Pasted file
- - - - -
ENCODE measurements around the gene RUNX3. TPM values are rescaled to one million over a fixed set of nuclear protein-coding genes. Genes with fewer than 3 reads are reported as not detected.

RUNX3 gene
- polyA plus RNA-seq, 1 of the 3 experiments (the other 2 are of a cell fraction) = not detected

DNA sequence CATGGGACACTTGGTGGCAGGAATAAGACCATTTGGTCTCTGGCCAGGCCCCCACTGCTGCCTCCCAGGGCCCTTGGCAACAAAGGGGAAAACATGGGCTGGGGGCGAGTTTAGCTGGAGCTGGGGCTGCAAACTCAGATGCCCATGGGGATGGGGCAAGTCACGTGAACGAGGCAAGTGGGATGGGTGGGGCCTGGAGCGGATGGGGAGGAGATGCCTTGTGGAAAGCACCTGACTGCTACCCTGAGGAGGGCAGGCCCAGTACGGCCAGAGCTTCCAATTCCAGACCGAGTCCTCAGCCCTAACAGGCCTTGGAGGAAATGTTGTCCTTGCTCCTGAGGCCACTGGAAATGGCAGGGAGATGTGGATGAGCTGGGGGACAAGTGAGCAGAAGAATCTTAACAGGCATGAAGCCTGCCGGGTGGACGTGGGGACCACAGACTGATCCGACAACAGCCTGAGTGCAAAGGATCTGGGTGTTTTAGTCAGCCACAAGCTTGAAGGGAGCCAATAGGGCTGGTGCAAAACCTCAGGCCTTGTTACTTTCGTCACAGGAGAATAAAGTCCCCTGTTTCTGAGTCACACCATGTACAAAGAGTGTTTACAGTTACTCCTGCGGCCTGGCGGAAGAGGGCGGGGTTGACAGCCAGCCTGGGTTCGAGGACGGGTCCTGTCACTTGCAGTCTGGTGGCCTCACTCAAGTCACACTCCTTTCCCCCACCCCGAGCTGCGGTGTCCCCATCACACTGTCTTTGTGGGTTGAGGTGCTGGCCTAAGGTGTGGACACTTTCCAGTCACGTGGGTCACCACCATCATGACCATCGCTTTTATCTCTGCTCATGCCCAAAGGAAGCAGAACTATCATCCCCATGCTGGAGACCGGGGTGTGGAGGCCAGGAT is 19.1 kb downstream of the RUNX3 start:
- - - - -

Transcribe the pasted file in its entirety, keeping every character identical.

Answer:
ENCODE measurements around the gene RUNX3. TPM values are rescaled to one million over a fixed set of nuclear protein-coding genes. Genes with fewer than 3 reads are reported as not detected.

RUNX3 gene
- polyA plus RNA-seq, 1 of the 3 experiments (the other 2 are of a cell fraction) = not detected

DNA sequence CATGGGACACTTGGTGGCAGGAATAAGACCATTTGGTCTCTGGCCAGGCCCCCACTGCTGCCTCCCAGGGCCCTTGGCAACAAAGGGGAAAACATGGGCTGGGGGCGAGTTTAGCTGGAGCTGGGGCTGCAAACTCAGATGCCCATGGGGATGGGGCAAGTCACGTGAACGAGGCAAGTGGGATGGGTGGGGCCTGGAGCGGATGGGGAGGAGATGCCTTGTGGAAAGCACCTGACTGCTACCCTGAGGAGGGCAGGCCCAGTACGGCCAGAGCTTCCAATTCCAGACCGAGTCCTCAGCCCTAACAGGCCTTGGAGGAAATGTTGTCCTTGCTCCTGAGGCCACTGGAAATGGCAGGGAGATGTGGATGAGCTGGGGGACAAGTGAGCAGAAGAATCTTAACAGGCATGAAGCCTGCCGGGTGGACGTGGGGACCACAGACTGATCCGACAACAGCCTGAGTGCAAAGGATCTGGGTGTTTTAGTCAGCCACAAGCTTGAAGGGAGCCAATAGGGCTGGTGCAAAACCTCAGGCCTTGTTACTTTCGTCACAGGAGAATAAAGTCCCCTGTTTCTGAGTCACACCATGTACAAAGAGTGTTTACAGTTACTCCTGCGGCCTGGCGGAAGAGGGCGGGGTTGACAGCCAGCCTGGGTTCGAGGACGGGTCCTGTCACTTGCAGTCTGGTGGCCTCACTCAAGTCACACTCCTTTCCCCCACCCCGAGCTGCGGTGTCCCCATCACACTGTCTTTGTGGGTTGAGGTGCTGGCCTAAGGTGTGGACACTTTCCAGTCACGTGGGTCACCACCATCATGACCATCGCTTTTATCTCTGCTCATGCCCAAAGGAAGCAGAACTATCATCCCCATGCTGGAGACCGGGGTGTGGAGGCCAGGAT is 19.1 kb downstream of the RUNX3 start: